Plenary lecture 6: An epitope-focused hepatitis C virus vaccine - a perspective
Thomas Krey, University of Lübeck, Germany

09h40 - 10h00
Plenary lecture 7: Are T cells still relevant in the age of neutralizing antibodies?
Naglaa Shoukry, Université de Montréal, Canada

10h00 - 10h20
Plenary lecture 8: Pathways for vaccine development for hepatitis C
Heidi Drummer, Burnett Institute, Melbourne, Australia
10h20 - 10h50
Coffee break
10h50 - 12h20
Session 4: Vaccine development - continued
Co-Chairs:Andrea Cox & Heiner Wedemeyer

10h50 - 11h10
Plenary lecture 9: Preparing a vaccine for the next pandemic - lessons learnt from COVID-19
Tess Lambe, Oxford University, UK

11h10 - 12h10
Oral presentations selected from abstract submission
Investigating factors that limited immunogenicity in vectored hepatitis C virus vaccine trial
Kimberly E. Rousseau, Johns Hopkins University School of Medicine, USA
Vesicular stomatitis virus (rVSV) vectored HCV vaccine candidate induces potent cross-neutralizing antibodies
Maurice Labuhn, Twincore Center of Experimental and Clinical Infection Research, Germany
Live-attenuated YF17D-vectored COVID-19 vaccine protects from lethal yellow fever virus infection
Ji Ma, Rega Institute - KULeuven, Belgium
Robust CD8+ and CD4+ T cell responses with an HCV vaccine adjuvanted with TLR4 agonists
Abdolamir Landi, University of Alberta, Canada
12h10 - 13h30
Lunch break
13h30 - 15h55
Session 4: Vaccine development - continued
Co-Chairs:Andrea Cox & Heiner Wedemeyer

13h30 - 14h30
Oral presentations selected from abstract submission
Structure of the hepatitis C virus E1E2 glycoprotein complex
Kwinten Sliepen, University of Amsterdam, The Netherlands
Structural analysis of a native-like secreted form of the HCV E1E2 glycoprotein and immunological analysis in mice and macaques
Thomas Fuerst, University of Maryland, USA
Inactivated genotype 1a, 2a or 3a HCV vaccine candidates induced broadly neutralizing antibodies in mice
Garazi Pena Alzua, University of Copenhagen, Denmark
Repeated exposure to heterologous, antibody sensitive hepatitis C viruses is associated with induction of potent and broadly neutralizing antibodies
Nicole Frumento, Johns Hopkins University School of Medicine, USA

14h30 - 14h55
Pitch your poster presentations
Molecular determinants of mouse adaptation of rat hepacivirus
Raphael Wolfisberg, University of Copenhagen, Denmark
Virus-like-particle immunizations elicit cross-reactive antibody responses which recognize divergent pathogenic flaviviruses and promote both neutralization and infection enhancement
Richard Brown, Paul-Ehrlich-Institute, Germany
Adaptation of Hepatitis C virus for the generation of a HCV mouse model
Julie Sheldon, Twincore Center of Experimental and Clinical Infection Research, Germany
Broad Immunogenicity of a Nucleoside-modified mRNA Lipid Nanoparticle Vaccine for Hepatitis C Virus Prophylaxis
Erin K. Reagan, University of Pennsylvania , USA
The development of a pan-genotypic viral vectored T cell vaccine against hepatitis C
Rebecca Strain, University of Oxford, UK

14h55 - 15h15
Plenary lecture 10: Leveraging the design of mRNA vaccines to increase their succes in a prophylactic setting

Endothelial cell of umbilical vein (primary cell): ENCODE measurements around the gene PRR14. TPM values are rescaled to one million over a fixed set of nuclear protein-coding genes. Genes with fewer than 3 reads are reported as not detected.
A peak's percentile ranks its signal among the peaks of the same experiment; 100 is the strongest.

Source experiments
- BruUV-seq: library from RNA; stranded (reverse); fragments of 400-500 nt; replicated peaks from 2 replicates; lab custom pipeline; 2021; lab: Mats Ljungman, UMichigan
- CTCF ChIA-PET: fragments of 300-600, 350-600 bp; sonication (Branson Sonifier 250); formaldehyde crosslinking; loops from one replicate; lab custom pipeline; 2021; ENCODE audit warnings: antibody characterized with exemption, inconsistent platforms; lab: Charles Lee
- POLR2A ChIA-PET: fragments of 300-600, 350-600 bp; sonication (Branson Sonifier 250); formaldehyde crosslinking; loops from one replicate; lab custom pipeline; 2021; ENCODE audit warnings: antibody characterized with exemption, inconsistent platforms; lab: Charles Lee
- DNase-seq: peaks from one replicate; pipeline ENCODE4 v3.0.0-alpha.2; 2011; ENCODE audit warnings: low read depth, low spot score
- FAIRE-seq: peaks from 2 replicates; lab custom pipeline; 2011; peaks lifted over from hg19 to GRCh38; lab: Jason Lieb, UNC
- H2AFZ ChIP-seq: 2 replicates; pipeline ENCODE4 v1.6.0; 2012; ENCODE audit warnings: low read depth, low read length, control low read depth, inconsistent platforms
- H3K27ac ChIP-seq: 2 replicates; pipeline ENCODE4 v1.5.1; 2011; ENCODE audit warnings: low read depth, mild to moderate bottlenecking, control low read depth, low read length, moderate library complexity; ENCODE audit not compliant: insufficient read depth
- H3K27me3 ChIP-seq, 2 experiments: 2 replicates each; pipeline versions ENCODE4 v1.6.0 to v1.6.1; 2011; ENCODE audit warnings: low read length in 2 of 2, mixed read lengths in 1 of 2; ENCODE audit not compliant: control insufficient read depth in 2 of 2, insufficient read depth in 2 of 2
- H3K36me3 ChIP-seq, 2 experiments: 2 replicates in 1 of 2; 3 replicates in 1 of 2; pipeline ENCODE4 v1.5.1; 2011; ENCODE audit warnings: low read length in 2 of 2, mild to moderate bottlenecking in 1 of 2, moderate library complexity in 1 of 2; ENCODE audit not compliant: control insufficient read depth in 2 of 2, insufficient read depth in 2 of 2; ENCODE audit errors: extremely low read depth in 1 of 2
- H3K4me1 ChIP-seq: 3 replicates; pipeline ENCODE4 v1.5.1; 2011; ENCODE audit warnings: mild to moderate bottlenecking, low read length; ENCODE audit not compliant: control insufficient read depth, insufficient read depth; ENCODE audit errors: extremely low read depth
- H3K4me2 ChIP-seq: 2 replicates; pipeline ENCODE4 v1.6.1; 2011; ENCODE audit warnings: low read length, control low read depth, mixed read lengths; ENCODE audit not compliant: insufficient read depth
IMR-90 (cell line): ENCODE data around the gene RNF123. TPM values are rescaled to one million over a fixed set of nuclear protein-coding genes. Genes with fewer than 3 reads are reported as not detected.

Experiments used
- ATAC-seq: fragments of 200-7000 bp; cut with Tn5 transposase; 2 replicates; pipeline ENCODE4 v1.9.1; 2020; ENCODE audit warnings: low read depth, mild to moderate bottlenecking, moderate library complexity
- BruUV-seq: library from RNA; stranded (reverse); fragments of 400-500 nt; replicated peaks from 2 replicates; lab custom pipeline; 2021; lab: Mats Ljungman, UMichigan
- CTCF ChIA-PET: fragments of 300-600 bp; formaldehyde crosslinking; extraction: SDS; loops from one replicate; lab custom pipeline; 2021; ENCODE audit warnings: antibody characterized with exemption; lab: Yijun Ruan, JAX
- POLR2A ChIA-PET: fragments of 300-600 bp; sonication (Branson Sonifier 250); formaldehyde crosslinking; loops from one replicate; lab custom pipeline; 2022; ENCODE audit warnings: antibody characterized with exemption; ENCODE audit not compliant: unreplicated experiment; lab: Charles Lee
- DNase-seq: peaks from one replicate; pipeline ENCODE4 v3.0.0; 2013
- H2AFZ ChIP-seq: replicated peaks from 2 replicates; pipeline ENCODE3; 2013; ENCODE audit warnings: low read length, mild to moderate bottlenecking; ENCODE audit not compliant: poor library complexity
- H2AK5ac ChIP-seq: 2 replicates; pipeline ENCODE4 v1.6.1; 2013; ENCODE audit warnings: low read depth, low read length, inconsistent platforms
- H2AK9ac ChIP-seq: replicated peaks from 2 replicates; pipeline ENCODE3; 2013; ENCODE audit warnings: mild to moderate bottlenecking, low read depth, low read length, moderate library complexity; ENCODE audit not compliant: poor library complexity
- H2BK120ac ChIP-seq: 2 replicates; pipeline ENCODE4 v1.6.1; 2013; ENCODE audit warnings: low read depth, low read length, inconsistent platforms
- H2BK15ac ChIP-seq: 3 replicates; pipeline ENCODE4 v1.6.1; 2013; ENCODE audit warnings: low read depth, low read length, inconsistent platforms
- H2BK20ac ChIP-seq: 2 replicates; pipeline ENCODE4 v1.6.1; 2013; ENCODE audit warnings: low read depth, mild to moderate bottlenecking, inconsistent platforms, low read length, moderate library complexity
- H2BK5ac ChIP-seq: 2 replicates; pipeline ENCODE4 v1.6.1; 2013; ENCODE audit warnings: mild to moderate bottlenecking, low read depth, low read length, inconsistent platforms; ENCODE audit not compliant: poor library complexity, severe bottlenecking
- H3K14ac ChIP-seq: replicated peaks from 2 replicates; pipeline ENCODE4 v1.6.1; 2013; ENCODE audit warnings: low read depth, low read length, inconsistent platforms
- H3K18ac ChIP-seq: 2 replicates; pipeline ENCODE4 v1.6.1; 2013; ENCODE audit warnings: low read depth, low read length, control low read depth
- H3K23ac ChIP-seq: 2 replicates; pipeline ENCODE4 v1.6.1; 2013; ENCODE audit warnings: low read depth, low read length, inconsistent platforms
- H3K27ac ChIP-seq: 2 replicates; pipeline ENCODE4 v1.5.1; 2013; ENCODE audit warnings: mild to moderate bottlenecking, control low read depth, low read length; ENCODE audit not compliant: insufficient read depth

Leonie Wyffels, Ziphius Vaccines, Belgium

15h15 - 15h35
Plenary lecture 11: The case for and against adjuvanted HCV protein vaccines
Michael Houghton, University of Alberta, Canada

15h35 - 15h55
Plenary lecture 12: Controlled human infection studies for the development of HCV vaccines
Jake Liang, NIH, NIDDK, USA
16h00 - 18h00
Poster session 1
FRIDAY July 8, 2022
09h00 - 10h40
Session 5: Antiviral treatment & HCV elimination
Co-Chairs: Viet Loan Dao Thi & Judith Gottwein

09h00 - 09h20
Plenary lecture 13: Drug development for flaviviruses
Johan Neyts, Rega Institute - KULeuven, Belgium

09h20 - 09h40
Plenary lecture 14: HCV elimination
Heiner Wedemeyer, Hannover Medical School, Germany

09h40 - 10h25
Oral presentations selected from abstract submission
Virological characterization of treatment failures and retreatment outcomes in patients infected with “unusual” HCV genotype 1 subtypes
Slim Fourati, Hôpital Henri Mondor, Université Paris-Est, France
Targeting the capsid protein – a strategy for the generation of a broadly acting Flaviviridae inhibitor
Natalia Ruetalo, University Hospital Tübingen, Germany
Novel indolediketopiperazine derivatives targeting the replication of Flaviviridae viruses
George Mpekoulis, Hellenic Pasteur Institute, Greece

10h25 - 10h40
Pitch your poster presentations
Screening of the antiviral activity of existing drugs against tick-borne encephalitis and yellow fever viruses in human cell lines
Alekxander Binderup, University of Copenhagen, Denmark
Dengue virus infection and dissemination in Aedes aegypti mosquitoes is significantly reduced upon exposure to JNJ-A07, a potent DENV inhibitor, in the blood meal
Leen Delang, Rega Institute - KULeuven, Belgium
10h40 - 11h10
Coffee break
11h10 - 11h40
Session 5: Antiviral treatment & HCV elimination - continued
Co-Chairs: Viet Loan Dao Thi & Judith Gottwein

11h10 - 11h40
Oral presentations selected from abstract submission
Recapitulating hepatitis E virus-host interactions in human liver and intestinal organoids
Pengfei Li, Erasmus MC-University Medical Center, The Netherlands
Resistance to NS5A-inhibitors and enhanced viral fitness compromise the efficacy of pangenotypic antiviral regimens against hepatitis C virus genotype 3 in cell culture